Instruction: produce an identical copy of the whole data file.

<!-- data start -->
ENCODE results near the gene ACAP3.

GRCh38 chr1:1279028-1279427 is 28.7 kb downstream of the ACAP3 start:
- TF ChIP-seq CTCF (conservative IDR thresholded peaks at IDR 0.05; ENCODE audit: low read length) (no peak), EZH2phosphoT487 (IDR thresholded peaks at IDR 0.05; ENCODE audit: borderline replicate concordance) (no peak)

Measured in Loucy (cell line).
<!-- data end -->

ENCODE results near the gene ACAP3.

GRCh38 chr1:1279028-1279427 is 28.7 kb downstream of the ACAP3 start:
- TF ChIP-seq CTCF (conservative IDR thresholded peaks at IDR 0.05; ENCODE audit: low read length) (no peak), EZH2phosphoT487 (IDR thresholded peaks at IDR 0.05; ENCODE audit: borderline replicate concordance) (no peak)

Measured in Loucy (cell line).